The final part of the magical equation that is Pancho’s Comedy Night is the room itself. About 40 percent of the audience, Carter estimates, are regulars — including one of the best laughers on the planet, Dija.
“It’s a way easier show when she’s in the room,” Carter said. “If she’s late, I get mad.”
There’s also the unremittingly sweet and skillful bartenders and waitstaff and the fact that Pancho’s Comedy Night is on the radar for an unwieldy array of weirdos.
“One time a guy showed up here with a set of juggling pins,” Carter said. “He walked up to me and said, ‘Are you Danno?’ I just said, ‘Nope.’ I know where this is going. It’s quicker if I say no.”
On a Monday night in April, a guy Carter hadn’t seen in four years showed up, distraught.
“Notre Dame is burning down, man,” he said to Danno. “Are all your family and friends okay?”
The man was confusing the cathedral in Paris, of course, with Carter’s college alma mater, the University of Notre Dame. But Carter, never one to risk losing a potential audience member, didn’t blink.
“We are fine,” he told the guy. “We are safe.”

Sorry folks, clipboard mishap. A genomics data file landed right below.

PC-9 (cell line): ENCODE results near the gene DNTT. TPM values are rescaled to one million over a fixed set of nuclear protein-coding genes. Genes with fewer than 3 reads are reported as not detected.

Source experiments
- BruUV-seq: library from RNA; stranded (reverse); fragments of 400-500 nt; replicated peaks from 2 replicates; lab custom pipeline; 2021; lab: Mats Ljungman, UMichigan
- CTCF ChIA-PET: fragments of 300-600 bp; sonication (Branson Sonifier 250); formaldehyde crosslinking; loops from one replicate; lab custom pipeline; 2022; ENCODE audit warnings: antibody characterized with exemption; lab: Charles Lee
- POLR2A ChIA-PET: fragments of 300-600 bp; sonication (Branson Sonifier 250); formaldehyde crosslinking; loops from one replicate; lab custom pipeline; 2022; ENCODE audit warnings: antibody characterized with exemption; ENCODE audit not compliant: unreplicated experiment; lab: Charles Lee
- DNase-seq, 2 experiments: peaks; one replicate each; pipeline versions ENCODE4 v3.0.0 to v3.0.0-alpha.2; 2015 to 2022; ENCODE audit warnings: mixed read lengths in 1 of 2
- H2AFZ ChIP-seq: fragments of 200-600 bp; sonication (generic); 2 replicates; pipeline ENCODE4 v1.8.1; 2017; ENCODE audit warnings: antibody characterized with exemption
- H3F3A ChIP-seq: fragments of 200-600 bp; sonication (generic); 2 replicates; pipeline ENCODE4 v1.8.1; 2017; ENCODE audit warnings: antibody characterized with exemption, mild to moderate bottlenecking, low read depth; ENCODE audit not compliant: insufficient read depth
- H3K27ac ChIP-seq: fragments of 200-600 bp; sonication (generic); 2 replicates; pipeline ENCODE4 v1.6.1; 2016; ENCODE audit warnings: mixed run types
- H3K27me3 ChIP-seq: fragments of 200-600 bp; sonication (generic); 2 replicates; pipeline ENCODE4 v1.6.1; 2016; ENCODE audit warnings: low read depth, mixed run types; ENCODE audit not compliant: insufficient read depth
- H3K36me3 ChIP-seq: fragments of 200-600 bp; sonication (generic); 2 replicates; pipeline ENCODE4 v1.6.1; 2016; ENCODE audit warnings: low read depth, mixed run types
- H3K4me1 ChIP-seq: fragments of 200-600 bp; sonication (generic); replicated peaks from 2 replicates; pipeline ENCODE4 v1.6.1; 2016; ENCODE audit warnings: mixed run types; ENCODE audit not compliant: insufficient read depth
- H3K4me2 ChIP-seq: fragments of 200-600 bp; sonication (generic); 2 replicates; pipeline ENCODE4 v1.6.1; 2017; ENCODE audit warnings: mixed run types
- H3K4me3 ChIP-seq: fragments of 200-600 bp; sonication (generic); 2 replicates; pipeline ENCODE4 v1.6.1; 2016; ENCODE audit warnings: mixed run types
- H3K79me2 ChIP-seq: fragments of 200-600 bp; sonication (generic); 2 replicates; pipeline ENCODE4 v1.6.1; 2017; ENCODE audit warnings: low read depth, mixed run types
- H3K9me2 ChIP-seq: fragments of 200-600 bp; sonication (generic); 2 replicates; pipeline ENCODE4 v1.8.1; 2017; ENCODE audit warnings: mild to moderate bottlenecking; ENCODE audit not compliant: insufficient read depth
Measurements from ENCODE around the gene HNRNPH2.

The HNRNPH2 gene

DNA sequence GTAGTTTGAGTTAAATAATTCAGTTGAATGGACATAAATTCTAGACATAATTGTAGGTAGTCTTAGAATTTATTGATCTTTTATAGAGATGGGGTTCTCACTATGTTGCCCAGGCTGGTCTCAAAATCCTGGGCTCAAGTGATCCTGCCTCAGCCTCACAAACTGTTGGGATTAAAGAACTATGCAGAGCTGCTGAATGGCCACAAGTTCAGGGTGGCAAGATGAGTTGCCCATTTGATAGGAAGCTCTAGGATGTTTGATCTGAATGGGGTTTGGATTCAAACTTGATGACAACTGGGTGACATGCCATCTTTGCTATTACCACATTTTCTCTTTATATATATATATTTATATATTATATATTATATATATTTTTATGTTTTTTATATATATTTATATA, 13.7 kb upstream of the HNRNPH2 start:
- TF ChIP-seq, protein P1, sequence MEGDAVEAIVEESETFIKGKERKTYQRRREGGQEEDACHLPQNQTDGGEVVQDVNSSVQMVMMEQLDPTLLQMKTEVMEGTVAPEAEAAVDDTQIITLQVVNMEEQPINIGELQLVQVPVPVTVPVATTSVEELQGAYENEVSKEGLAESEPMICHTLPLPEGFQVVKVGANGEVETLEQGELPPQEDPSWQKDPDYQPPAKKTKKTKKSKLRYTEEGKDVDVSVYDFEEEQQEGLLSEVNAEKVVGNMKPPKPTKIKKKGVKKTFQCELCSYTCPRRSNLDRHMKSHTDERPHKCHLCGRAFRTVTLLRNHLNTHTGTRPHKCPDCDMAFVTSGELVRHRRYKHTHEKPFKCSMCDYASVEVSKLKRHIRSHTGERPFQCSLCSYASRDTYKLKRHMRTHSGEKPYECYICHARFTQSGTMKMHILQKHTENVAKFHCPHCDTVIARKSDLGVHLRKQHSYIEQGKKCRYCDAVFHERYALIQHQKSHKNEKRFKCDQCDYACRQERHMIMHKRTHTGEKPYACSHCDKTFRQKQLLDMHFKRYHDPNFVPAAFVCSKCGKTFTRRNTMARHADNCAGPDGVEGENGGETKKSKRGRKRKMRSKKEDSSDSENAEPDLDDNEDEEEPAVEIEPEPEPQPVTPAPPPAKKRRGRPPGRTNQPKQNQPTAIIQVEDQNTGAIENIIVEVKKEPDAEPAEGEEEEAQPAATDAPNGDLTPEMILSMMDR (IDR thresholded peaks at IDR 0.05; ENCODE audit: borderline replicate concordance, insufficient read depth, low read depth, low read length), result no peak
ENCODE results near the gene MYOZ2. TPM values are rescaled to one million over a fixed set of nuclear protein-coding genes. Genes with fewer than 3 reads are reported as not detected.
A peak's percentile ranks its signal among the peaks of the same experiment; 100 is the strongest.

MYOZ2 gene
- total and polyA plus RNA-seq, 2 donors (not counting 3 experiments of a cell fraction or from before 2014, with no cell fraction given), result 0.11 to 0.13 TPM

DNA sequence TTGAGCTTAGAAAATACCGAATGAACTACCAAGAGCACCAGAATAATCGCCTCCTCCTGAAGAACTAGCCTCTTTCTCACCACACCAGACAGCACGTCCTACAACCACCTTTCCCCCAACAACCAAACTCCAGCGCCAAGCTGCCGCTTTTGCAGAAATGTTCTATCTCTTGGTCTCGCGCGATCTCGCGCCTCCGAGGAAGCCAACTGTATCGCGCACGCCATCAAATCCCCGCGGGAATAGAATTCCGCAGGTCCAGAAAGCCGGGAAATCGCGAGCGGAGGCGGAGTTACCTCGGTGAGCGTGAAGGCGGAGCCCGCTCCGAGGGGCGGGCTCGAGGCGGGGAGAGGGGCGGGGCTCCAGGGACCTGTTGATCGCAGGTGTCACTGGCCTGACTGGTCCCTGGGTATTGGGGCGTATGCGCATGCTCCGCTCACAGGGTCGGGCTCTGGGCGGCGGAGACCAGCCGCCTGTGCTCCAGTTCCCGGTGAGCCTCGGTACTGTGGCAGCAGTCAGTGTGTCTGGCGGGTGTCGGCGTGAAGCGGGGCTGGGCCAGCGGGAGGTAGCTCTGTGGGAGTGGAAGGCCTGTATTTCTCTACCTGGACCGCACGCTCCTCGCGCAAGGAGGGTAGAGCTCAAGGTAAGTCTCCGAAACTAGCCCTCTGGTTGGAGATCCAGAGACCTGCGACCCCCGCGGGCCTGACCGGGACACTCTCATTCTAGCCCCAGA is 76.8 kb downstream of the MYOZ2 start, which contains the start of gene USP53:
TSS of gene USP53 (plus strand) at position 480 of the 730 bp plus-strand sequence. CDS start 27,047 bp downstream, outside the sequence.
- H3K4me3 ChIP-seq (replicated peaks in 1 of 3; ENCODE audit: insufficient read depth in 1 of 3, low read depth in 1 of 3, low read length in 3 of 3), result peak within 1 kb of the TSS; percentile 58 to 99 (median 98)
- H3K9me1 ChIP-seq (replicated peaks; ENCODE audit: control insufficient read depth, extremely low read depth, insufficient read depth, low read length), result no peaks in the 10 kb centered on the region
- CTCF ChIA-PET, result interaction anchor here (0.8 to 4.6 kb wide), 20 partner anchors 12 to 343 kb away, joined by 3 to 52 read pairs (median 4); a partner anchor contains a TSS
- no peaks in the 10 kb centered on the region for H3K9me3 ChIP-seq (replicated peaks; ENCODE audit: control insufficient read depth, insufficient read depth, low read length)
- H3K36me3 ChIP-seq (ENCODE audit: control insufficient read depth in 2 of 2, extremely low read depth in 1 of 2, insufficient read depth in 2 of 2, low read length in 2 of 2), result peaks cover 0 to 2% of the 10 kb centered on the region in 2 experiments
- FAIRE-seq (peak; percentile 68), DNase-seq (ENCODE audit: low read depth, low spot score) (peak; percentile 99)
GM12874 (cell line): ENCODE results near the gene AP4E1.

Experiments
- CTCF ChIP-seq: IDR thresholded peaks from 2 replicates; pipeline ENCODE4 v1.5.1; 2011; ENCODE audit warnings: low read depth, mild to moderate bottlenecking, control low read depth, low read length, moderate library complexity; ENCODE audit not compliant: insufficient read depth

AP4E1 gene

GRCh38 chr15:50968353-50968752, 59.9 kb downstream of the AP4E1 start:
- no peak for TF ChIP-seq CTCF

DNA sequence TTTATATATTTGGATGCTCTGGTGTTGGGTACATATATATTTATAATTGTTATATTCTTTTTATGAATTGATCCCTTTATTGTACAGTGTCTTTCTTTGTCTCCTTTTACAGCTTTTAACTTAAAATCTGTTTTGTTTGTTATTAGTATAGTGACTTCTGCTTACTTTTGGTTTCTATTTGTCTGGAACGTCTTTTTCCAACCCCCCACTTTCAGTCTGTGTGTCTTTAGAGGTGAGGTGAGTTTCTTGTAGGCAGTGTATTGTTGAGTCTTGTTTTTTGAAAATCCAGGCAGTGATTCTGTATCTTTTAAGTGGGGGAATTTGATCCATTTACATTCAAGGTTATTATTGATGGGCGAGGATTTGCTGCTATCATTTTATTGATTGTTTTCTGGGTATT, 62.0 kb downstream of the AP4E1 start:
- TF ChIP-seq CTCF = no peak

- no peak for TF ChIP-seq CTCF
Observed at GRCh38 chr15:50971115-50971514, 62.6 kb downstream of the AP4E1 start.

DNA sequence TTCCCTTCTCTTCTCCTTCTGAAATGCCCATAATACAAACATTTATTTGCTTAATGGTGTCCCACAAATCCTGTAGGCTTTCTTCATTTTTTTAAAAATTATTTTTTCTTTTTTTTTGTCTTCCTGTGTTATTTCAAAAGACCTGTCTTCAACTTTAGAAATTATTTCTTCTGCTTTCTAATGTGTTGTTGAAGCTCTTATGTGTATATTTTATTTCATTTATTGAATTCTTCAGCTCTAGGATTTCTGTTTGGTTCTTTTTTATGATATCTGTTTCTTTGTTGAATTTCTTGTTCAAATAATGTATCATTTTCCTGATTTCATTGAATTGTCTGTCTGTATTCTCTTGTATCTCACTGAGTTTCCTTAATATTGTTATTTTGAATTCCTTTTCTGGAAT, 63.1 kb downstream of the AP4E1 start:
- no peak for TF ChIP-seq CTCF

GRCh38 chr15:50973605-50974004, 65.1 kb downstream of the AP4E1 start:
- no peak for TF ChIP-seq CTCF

“That’s an example of you never know what’s going to get somebody to the show,” he said later. “Then he sat down in the front row, had a drink, fell out of his stool, faceplanted, and left the show.”
“There’s always a side plot going on, which doesn’t happen in most comedy rooms,” Carter said. “The room itself has its own act going on, sometimes on fire, sometimes too drunk. Most people come for the comedy, but my girlfriend comes for the drama — who is hooking up with who, what comedian is going to go home with which girl.”
Carter says his long term plan is to make it big — a TV show seems a natural fit, if you’ve witnessed his combination of ukulele skills and well-rounded showmanship — and to live in Manhattan Beach with his girlfriend and her dog Ninja (“People tell you to get in with a girl’s best friend or her mom, but really the secret is to get in with her dog, and I got in with Ninja — first time I went to her house, I brought toys and treats”). If everything works out according to plan, he’ll continue doing Pancho’s Comedy Night from here until eternity.
But in the meantime, Carter is burnishing his legacy, with show number 300 slated to be a particularly star-studded affair. He has his own baseball analogy in mind.
“I think it’s 3,000 hits,” Carter said. “As far as weekly bar shows go, run by one person, it’s absolutely 3,000 hits. And I want number 300 to be like when Derek Jeter had his 3,000th hit, which was a homerun.”
Pancho’s Comedy Night starts shortly after 9 p.m. every Monday. Happy Hour is all night. 3615 Highland Ave.